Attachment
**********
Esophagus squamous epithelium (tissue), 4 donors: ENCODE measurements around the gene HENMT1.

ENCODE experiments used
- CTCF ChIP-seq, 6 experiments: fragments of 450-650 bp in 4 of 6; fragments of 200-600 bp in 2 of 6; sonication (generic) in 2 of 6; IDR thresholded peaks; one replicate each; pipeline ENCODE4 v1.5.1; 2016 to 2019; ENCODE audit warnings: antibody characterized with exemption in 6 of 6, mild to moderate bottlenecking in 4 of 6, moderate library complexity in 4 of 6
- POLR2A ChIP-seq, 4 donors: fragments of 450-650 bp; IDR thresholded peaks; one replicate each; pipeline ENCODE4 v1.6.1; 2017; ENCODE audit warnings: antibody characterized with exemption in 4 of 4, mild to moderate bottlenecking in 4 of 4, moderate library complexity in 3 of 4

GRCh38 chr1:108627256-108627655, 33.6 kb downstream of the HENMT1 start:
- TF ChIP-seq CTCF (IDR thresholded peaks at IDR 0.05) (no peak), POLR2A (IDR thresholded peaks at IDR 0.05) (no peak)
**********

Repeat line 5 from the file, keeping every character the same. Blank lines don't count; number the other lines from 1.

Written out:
GRCh38 chr1:108627256-108627655, 33.6 kb downstream of the HENMT1 start: